Hurricane Florence Relief

HHS Rescue of Pets Affected by Hurricane Florence

Why monetary donations are better than food donations:

Did you know that Heritage Humane Society depends on private donations for 93 percent of its funding?

  • When working in an emergency situation, storage is always a factor. Food can easily go bad and expire before we are able to open it, especially in the humidity of the South.
  • Plus, did you know, we are able to get more for a dollar than the general public? Yes, it’s true!  We can purchase in bulk and/or concentrated doses of medications, vaccines and flea/tick/heartworm medication that are critical to protecting pets and preventing the spread of disease, and food/litter supplies that stretch the dollar a lot further than many people know!
  • We need monetary donations that will help us cover the cost of a pet’s most urgent needs! We can use money to fill the gas tanks that will allow us to rescue more pets in need, or to provide life-saving transportation for those that need urgent medical attention!
  • Your financial support means we can continue these life-saving rescues. THANK YOU!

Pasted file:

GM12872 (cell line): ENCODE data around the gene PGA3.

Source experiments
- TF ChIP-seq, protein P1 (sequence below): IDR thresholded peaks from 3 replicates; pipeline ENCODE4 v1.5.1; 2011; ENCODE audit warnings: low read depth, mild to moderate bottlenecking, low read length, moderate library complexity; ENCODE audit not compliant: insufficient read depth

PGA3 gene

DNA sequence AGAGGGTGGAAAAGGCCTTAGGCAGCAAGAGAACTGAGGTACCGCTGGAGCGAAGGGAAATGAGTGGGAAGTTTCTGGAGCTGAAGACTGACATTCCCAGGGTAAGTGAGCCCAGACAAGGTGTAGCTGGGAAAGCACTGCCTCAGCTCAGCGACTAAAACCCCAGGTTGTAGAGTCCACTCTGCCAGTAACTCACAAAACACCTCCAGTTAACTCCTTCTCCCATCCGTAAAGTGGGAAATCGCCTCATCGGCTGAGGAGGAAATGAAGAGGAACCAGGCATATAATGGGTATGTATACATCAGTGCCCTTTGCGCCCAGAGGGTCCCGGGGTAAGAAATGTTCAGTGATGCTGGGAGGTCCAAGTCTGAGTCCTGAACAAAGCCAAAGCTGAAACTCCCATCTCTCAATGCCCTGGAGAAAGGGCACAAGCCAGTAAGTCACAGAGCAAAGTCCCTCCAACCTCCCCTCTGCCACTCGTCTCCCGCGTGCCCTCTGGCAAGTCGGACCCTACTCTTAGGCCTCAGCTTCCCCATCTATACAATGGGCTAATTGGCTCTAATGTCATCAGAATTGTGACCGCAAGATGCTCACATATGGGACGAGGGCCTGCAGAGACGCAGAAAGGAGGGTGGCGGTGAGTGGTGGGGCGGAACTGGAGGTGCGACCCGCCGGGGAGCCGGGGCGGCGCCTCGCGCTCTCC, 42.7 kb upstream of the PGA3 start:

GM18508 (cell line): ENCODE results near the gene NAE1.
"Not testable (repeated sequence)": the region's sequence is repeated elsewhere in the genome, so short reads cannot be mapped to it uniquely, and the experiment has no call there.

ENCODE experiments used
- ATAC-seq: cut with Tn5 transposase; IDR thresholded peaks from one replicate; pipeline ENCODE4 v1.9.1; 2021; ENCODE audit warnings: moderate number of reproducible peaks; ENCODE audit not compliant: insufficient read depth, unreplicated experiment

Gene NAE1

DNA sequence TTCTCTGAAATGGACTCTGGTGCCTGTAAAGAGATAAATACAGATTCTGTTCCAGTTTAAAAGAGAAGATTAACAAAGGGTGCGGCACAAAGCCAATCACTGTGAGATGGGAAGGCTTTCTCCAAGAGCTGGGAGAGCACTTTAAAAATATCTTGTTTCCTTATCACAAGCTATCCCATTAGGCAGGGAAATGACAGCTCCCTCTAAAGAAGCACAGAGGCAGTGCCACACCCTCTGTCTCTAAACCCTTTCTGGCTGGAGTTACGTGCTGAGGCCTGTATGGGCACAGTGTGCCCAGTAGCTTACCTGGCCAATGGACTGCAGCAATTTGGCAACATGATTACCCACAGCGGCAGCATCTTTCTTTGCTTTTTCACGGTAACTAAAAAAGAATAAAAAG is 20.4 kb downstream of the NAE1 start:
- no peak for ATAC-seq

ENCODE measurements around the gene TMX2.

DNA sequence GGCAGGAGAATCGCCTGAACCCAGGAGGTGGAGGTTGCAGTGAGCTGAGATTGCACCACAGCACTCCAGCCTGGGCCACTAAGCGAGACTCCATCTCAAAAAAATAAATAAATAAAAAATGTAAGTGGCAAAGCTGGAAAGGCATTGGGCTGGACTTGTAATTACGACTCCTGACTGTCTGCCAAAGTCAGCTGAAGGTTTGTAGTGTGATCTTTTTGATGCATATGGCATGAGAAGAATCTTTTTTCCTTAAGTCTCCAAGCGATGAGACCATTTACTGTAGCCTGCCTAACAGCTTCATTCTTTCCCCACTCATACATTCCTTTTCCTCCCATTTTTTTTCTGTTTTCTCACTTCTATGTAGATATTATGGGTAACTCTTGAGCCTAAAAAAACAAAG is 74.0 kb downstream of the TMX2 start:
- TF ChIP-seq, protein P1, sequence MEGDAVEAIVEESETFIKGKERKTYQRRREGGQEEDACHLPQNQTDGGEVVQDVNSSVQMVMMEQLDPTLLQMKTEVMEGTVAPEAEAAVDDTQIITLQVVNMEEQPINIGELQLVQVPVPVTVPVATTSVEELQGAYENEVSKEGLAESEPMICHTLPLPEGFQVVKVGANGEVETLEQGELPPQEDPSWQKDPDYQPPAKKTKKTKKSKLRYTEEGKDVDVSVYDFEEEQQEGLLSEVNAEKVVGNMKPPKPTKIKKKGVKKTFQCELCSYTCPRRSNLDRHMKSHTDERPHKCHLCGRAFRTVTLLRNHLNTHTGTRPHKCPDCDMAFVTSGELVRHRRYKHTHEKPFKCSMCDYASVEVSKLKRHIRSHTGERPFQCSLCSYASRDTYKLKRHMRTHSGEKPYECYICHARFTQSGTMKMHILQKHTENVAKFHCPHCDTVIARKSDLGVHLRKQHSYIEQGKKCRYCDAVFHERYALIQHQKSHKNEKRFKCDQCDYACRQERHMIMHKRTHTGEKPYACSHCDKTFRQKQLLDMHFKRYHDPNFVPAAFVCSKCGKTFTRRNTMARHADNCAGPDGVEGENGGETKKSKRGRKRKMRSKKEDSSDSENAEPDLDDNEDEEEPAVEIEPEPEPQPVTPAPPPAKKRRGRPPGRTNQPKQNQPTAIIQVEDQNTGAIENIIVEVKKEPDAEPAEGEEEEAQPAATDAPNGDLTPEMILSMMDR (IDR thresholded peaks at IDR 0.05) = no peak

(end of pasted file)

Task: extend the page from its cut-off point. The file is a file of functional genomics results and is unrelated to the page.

About the rescue

In the early morning hours of Monday, September 24, a team from Heritage Humane Society (HHS) packed up the Rescue Wagon transport van, and made the 5-hour trip to rescue pets affected by Hurricane Florence. We knew, immediately that we needed to help!

The animal rescue community is very close-knit. Because of the financial support of our community, when there is a plea for help, we will just into action. We are proud to be working with area shelters to relieve the pressure of the abundance of displaced pets in shelters affected by the storm.

It is important to know, these pets were not owned. They do not have families looking for them, because they were currently up for adoption when the storm hit. The pets that needed assistance and rescue were in shelters that needed to be evacuated as the storm water began to rise. Shelters in areas hit by the storm needed help emptying their kennels for their safety, as well as to make room for local pets that may have been displaced from their homes.

Upon arrival to the rendezvous rescue site, we were able to take 5 dogs off the hands of the rescue partners we work with. There were so many cats and kittens that needed our help as well. We set out to get 5 cats, but seeing their desperation for space, we ended up doubling our numbers and taking 10 back to Williamsburg with us. Once all the paperwork and medical information was given to us, we loaded up the Rescue Wagon transport vehicle. With a total of 15 homeless pets, we began the long journey back to Virginia.

Late into the evening our team prepared comfortable cages for the pets. We fed them their dinner and slowly turned down the lights for them to get their much-needed rest.